Physical Effects of Habitual Alcohol Consumption

A few drinks here and there are often the hallmarks of a good night. But drinking several times a week or every day can mean something completely different.

If you’re a woman who has more than seven drinks a week or a man who has more than 14, you may be drinking too much. Habitual alcohol consumption can be tough on the wallet and heavy on calories, but it also has horrific consequences for your physical wellbeing.

Today, we’ll explore these effects and explain why quitting drinking is such an important goal.

Short-Term Effects
The short-term effects of habitual drinking are often the easiest to see. These are the hallmarks of being drunk, and (a fantastic resource for anyone looking to reduce or eliminate drinking) explains that they include:

  • Lowered inhibitions, leading to poor social judgment.
  • Trouble concentrating.
  • Loss of coordination.
  • Loss of critical judgment.
  • Dulled perception, especially vision.
  • Mood swings.
  • Reduced core body temperature.
  • Raised blood pressure.
  • Passing out.

These are behaviours that most of us are familiar with from personal experience. Some of these effects – like lowered inhibitions or dulled perception – maybe what we’re chasing when we open another beer or sip another cocktail. But while these side-effects disappear when we sober up, the long-term effects of alcohol use remain long after.

Long-Term Effects: Long term alcohol use can have intense and debilitating consequences for our physical wellbeing. The National Institute for Health (NIH) explains the effects of chronic drinking on our bodies:

Brain Damage: “People who have been drinking large amounts of alcohol for long periods of time run the risk of developing serious and persistent changes in the brain. Damage may be a result of the direct effects of alcohol on the brain or may result indirectly, from a poor general health status or from severe liver disease.”

Wernicke–Korsakoff Syndrome: These diseases develop due to low Thiamine levels (it’s estimated that approximately 80% of alcoholics are deficient in this vitamin). Wernicke’s involves mental confusion, paralysis of eye muscles, and poor muscle coordination.  The more severe Korsakoff syndrome – developed by up to 90% of people with Wernicke’s – is even more devastating, described as “a chronic and debilitating syndrome characterized by persistent learning and memory problems. Patients with Korsakoff’s psychosis are forgetful and quickly frustrated and have difficulty with walking and coordination”.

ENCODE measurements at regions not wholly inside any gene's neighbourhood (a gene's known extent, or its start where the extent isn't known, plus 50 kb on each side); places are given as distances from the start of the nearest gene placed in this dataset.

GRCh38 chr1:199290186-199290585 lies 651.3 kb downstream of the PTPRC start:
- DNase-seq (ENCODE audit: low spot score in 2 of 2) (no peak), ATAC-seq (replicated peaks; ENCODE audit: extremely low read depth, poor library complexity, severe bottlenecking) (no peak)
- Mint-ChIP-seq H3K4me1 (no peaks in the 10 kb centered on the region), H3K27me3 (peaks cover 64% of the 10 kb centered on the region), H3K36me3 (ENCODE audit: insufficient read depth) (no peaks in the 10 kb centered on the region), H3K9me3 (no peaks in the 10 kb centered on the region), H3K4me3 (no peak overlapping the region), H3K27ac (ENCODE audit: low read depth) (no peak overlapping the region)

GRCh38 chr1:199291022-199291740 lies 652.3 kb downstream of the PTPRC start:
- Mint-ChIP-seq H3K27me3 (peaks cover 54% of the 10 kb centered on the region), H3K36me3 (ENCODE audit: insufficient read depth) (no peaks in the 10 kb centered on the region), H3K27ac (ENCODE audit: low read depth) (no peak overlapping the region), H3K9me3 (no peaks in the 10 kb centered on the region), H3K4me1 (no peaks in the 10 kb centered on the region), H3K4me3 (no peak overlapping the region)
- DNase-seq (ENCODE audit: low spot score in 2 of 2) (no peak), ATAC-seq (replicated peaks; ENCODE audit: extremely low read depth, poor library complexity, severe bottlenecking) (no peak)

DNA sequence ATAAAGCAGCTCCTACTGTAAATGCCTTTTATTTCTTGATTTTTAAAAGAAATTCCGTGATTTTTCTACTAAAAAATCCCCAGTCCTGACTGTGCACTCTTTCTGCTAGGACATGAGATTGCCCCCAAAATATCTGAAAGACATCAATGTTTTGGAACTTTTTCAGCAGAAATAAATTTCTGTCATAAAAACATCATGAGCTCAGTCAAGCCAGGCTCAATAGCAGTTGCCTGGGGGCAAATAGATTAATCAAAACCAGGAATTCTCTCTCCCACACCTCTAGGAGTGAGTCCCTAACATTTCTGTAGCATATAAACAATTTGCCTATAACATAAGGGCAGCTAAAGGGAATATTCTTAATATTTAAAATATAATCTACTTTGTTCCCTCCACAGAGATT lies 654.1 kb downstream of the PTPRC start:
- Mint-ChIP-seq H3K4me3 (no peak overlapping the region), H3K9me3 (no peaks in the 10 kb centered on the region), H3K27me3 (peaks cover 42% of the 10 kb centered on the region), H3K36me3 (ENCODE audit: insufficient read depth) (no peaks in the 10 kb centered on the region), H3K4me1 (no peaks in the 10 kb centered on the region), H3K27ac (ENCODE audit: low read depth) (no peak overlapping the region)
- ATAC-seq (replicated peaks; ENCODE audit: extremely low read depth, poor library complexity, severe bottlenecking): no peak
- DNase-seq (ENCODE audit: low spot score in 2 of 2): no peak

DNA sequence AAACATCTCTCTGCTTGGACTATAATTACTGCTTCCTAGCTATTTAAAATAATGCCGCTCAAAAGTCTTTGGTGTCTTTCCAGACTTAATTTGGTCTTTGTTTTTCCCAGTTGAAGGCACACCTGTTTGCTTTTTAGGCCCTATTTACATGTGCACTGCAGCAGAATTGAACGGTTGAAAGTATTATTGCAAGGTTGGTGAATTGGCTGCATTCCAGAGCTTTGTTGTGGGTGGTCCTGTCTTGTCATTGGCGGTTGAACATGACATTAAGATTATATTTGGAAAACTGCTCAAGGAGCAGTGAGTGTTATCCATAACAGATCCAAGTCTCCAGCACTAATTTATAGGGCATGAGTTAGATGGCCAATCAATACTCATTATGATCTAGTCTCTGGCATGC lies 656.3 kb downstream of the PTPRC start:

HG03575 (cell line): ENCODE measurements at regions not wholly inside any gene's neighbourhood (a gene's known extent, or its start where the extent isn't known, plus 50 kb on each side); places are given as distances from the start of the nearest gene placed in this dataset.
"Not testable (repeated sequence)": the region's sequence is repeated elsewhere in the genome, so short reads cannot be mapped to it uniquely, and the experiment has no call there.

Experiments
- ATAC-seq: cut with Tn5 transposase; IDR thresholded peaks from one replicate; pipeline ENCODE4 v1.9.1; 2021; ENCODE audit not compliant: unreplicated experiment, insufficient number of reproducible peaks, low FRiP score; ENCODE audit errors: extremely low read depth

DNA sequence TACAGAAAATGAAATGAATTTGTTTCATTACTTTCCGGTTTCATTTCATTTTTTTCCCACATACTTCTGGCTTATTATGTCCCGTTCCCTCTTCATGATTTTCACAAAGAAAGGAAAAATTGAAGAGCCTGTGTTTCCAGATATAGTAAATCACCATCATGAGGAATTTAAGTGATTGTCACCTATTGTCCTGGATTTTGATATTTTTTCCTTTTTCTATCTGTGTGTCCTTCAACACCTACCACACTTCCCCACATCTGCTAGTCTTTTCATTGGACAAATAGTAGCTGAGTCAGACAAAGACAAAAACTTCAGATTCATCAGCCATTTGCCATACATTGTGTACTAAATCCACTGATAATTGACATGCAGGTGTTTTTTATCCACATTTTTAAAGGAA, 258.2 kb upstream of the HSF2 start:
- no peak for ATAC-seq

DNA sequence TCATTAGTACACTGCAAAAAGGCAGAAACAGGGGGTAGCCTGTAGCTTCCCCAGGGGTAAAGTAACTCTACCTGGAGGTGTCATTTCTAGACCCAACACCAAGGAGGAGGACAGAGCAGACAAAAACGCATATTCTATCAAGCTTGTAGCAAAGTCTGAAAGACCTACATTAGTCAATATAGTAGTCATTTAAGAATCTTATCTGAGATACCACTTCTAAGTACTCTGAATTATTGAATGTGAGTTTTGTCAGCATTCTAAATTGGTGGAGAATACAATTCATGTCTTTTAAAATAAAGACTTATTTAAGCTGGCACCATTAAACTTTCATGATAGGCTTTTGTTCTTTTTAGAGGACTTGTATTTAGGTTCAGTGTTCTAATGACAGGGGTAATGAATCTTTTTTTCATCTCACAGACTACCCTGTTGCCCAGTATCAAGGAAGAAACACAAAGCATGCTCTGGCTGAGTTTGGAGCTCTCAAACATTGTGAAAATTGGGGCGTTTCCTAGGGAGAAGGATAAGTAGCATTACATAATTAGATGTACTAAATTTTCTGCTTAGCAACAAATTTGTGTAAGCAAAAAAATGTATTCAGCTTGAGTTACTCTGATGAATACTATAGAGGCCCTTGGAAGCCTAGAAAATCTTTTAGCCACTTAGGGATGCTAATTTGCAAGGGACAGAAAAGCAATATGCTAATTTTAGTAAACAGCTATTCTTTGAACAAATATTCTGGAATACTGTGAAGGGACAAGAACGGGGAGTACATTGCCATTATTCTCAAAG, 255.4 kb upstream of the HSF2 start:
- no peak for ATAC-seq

Liver Damage: While alcohol’s effects on the liver are widely known, the NIH reminds us how the liver affects our other organs, “People may not be aware that prolonged liver dysfunction, such as liver cirrhosis resulting from excessive alcohol consumption, can harm the brain, leading to a serious and potentially fatal brain disorder known as hepatic encephalopathy”.

This condition causes changes in mood and personality and can cause anxiety, depression, problems with coordination and even coma.

The Government of Canada warns that long-term alcohol consumption can also cause:

  • depression
  • increased risk of suicide
  • increased risk of high blood pressure
  • increased risk of stroke
  • increased risk of heart disease
  • stomach ulcers
  • blood vessel disorders
  • impotency in men
  • menstrual irregularities in women
  • some types of cancer
  • addiction
  • death

[Adapted from Health Canada]

The long-term effects of habitual alcohol consumption are far-ranging and potentially fatal. It’s a terrible price to pay for continuing your drinking habit. Your body deserves better, your mind deserves better, and most importantly, you deserve better. Committing to the habit of quitting drinking means you can begin to heal the damage done to your body by alcohol and rebuild trust in yourself.

We know you can do this. Good luck!

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